Psaki Blasts ‘Disingenuous Attacks’ Against Ketanji Brown Jackson Over Sex-Related Cases
- Psaki blasted Sen. Hawley’s attempts to criticize Ketanji Brown Jackson’s sentencing record in sex-related cases.
- The White House official called the GOP attacks “a last-ditch, eve-of-hearing desperation attack.”
- Judiciary Committee Chairman Dick Durbin also came to Brown’s defense, praising her judicial record.
White House press secretary Jen Psaki on Friday rejected what she described as “disingenuous attacks” on Judge Ketanji Brown Jackson from Republicans regarding her rulings in a number of child pornography-related cases, just days before the start of her Supreme Court confirmation hearings.
During her press briefing, Psaki was asked about Sen. Josh Hawley’s line of criticism into Brown’s record. The Missouri Republican charged on Twitter that President Joe Biden’s judicial nominee “has a pattern of letting child porn offenders off the hook for their appalling crimes, both as a judge and as a policymaker.”
Psaki immediately pushed back against Hawley’s accusation, blasting Republicans for what she described as an evolving series of attacks that were rooted in “desperation.”
“After weeks of trying hard to find some way to attack Judge Jackson — first saying she was an affirmative action pick, then saying she was the product of dark money, then saying she would be suspect because she was a public defender — a group of far-right Republican senators … have launched a last-ditch, eve-of-hearing desperation attack on her record on sentencing in sexual offense cases,” she said.
She continued: “The facts are that in the vast majority of cases involving child sex crimes broadly, the sentences Judge Jackson imposed were consistent with or above what the government or US probation recommended. And so this attack that we’ve seen over the last couple of days relies on factual inaccuracies and taking Judge Jackson’s record wildly out of context.”
Hawley said that he would ask Jackson about her previous sentencing rulings “for sure,” while adding that “all the offices” of Republicans on the Senate Judiciary Committee have reached out regarding the issue.
Psaki, in defense of Jackson, stressed the gravity of the issue and asked that it not be reduced to baseless charges.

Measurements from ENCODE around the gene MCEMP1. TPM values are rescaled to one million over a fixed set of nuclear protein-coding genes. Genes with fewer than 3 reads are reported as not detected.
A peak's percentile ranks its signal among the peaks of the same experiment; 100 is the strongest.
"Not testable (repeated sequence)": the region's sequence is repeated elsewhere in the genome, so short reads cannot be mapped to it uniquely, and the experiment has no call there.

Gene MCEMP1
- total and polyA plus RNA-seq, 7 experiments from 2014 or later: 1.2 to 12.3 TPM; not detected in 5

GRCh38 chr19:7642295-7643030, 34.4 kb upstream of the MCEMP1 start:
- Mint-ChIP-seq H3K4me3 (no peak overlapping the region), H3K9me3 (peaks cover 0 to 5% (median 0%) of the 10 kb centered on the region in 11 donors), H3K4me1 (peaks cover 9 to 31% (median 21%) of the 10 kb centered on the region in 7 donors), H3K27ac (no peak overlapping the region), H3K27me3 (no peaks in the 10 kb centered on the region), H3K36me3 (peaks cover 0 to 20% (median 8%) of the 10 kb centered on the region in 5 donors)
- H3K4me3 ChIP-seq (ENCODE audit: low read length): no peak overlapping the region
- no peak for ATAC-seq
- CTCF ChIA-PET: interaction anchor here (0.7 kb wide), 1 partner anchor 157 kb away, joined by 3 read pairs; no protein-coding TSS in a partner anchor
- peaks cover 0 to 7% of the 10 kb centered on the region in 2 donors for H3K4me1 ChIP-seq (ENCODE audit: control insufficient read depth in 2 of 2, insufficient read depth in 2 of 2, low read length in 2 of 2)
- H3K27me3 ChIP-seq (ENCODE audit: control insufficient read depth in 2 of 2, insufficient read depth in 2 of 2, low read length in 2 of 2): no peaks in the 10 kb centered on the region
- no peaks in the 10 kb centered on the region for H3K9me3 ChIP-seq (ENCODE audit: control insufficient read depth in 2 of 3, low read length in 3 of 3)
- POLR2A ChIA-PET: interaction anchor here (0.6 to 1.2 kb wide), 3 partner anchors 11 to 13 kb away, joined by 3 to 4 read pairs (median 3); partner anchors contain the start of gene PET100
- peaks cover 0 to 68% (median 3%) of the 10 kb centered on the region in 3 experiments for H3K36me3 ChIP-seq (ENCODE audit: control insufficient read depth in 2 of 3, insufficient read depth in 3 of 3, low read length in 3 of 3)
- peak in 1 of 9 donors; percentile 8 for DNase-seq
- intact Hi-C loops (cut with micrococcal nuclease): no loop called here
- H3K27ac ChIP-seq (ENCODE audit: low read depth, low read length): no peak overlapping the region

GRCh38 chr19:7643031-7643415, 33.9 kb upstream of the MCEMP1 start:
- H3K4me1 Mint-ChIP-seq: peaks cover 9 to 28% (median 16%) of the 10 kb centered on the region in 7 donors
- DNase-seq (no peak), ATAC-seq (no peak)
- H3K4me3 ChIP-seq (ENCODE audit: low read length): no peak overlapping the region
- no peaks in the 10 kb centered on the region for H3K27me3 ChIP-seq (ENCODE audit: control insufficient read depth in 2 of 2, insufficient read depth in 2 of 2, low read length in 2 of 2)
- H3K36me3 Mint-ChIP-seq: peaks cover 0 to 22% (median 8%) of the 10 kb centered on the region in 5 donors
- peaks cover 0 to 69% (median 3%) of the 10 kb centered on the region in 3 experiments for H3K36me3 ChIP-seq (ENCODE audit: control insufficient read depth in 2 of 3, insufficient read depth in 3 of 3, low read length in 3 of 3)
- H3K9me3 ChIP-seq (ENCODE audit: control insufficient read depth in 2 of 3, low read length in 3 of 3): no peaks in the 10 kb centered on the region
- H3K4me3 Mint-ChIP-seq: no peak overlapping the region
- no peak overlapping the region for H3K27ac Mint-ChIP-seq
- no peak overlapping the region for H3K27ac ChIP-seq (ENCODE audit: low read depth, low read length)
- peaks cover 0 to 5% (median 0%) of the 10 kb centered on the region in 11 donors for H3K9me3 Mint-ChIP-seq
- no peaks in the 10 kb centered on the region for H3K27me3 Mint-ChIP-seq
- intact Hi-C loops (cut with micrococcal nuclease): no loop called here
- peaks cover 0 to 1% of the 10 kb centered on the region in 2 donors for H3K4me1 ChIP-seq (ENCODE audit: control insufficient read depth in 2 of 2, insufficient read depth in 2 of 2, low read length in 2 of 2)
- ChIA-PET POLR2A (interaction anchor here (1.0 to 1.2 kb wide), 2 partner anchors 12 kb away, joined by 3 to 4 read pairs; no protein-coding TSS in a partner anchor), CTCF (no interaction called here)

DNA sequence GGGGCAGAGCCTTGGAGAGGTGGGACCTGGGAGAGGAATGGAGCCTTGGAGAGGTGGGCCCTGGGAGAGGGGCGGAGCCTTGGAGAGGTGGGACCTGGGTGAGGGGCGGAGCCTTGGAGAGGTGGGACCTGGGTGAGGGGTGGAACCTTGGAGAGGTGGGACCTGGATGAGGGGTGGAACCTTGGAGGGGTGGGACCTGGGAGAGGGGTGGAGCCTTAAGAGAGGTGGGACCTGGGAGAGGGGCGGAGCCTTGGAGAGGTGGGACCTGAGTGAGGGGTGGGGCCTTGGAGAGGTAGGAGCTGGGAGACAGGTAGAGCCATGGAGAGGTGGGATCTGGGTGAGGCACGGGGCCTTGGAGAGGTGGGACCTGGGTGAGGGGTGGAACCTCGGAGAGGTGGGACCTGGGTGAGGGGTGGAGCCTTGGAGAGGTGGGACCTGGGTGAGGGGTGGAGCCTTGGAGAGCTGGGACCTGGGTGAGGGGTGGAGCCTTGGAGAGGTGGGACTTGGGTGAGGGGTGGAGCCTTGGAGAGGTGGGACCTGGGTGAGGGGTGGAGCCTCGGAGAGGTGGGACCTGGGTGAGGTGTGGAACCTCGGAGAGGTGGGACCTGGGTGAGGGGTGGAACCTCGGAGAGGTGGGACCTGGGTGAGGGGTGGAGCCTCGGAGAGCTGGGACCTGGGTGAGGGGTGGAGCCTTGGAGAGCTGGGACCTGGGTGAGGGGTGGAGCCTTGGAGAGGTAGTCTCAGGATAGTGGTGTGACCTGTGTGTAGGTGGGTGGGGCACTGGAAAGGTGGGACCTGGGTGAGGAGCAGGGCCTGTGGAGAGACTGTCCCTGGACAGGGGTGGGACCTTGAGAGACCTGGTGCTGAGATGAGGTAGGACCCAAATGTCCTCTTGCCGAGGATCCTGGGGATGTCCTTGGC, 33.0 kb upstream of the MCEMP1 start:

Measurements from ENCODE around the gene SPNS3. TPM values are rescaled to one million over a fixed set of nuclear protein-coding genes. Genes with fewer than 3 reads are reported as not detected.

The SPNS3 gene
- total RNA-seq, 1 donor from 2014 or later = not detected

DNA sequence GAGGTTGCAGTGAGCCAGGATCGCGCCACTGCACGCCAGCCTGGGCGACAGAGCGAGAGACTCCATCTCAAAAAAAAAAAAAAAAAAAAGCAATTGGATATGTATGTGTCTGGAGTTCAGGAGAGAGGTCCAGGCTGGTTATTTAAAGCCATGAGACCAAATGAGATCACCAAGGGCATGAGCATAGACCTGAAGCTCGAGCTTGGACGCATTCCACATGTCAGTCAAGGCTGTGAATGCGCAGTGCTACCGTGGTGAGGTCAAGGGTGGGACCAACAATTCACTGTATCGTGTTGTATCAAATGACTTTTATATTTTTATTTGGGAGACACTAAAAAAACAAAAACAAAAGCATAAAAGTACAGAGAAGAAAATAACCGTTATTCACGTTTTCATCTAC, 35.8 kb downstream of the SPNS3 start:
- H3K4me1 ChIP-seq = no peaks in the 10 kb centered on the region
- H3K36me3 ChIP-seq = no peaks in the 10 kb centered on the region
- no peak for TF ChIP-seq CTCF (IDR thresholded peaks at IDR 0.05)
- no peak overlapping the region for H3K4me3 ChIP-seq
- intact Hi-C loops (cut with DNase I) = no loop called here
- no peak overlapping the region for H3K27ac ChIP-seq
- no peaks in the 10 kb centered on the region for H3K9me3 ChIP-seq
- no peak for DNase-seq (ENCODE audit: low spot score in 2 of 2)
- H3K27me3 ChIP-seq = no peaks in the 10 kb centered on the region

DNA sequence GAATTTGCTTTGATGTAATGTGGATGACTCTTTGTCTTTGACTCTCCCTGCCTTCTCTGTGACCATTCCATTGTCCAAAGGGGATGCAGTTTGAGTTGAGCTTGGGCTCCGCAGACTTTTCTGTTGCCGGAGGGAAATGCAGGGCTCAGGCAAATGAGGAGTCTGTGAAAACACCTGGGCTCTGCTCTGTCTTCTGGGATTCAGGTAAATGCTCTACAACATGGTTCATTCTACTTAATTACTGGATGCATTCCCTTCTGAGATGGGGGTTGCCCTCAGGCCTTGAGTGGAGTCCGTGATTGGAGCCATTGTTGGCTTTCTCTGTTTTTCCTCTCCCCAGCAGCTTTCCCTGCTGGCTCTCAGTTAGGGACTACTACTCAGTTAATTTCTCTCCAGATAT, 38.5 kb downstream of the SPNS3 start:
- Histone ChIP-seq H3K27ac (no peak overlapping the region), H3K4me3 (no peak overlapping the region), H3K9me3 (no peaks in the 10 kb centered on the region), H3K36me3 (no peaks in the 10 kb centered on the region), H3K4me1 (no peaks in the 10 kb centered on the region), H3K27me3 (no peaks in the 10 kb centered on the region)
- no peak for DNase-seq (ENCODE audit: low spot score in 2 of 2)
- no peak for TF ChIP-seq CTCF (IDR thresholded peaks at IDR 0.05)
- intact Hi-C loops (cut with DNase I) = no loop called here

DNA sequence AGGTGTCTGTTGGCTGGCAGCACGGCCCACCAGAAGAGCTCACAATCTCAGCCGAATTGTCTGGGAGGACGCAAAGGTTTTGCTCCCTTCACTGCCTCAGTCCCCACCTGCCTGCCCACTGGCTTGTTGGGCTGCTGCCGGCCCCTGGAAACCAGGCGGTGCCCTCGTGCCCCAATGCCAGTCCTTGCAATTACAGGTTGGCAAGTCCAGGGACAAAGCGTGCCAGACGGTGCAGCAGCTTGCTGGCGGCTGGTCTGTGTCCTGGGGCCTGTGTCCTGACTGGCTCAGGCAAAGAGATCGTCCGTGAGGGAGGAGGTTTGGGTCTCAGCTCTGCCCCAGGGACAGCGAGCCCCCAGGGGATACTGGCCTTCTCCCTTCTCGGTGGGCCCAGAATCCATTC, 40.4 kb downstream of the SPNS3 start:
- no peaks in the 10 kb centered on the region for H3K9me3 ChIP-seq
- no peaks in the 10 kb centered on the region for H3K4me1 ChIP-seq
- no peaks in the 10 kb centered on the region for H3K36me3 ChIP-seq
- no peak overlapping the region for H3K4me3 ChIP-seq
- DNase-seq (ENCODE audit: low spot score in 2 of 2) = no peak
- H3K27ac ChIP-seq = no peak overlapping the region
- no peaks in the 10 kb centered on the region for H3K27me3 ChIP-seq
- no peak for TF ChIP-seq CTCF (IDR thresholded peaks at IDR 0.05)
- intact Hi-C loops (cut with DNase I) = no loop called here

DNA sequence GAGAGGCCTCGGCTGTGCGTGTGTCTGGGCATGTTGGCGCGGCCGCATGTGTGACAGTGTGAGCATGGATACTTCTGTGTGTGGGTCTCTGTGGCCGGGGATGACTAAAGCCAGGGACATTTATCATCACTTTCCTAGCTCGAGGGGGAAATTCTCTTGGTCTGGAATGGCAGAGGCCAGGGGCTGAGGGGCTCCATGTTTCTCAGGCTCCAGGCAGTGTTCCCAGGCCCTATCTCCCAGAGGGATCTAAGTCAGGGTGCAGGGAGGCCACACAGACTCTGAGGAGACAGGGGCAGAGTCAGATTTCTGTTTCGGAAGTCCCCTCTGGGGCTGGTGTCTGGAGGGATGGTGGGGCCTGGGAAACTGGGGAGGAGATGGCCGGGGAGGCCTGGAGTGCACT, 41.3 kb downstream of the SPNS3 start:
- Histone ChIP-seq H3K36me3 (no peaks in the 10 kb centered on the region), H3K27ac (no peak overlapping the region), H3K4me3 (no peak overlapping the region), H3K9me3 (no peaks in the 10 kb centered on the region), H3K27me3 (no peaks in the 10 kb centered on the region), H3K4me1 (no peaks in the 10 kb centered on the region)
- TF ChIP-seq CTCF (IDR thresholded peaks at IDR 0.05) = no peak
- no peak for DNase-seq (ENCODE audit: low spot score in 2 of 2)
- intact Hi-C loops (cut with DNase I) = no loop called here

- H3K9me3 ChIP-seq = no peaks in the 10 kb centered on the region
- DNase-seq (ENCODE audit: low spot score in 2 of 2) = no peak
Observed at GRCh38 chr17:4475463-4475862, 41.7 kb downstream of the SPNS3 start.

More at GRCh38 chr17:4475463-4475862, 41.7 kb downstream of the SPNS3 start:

“We hope that those who are taking this process seriously, or state that they are taking this process seriously, will also look to the facts and not disingenuous attacks,” she said.
White House spokesperson Andrew Bates on Thursday labeled the GOP attacks as “toxic and weakly-presented misinformation that relies on taking cherry-picked elements of her record out of context — and it buckles under the lightest scrutiny.”
Bates also highlighted Jackson’s endorsement by the International Association of Chiefs of Police, whose leader praised “her dedication to ensuring that our communities are safe and that the interests of justice are served” and said that her family’s ties to law enforcement “has given her a deep understanding of, and appreciation for, the challenges and complexities confronting the policing profession.”
In addition, Jackson is a wife and the mother of two children.
Senate Judiciary Committee Chairman Dick Durbin on Thursday criticized any suggestion that Jackson has sympathized with child predators.
“I don’t believe in it being taken seriously,” the Illinois Democrat told Politico of the charges. “I’m troubled by it because it’s so outrageous. It really tests the committee as to whether we’re going to be respectful in the way we treat this nominee.”
Durbin also stated that the cases Hawley cited were decided unanimously by the US Sentencing Commission, an independent agency that develops sentencing guidelines for the federal courts.
“It isn’t as if she was an outlier in any respect, and the commission is balanced between Democrats and Republicans, conservatives and liberals,” Durbin said. “She went along with the overwhelming majority of federal judges asking for this and the unanimous decision of the commission. And Hawley now thinks he’s discovered something.”
Jackson was tapped by Biden in February to replace retiring Justice Stephen Breyer, and if confirmed, she will become the first Black woman in US history to sit on the high court. She is expected to receive the votes of all 50 Democratic and Democratic-aligned senators in the evenly-divided Senate, with party leaders hoping to peel off several Republicans to achieve a bipartisan vote.
The most likely sources of potential GOP support for Jackson might come from Sens. Susan Collins of Maine and Lisa Murkowski of Alaska, who both voted for Jackson’s confirmation to the Court of Appeals for the District of Columbia Circuit last year.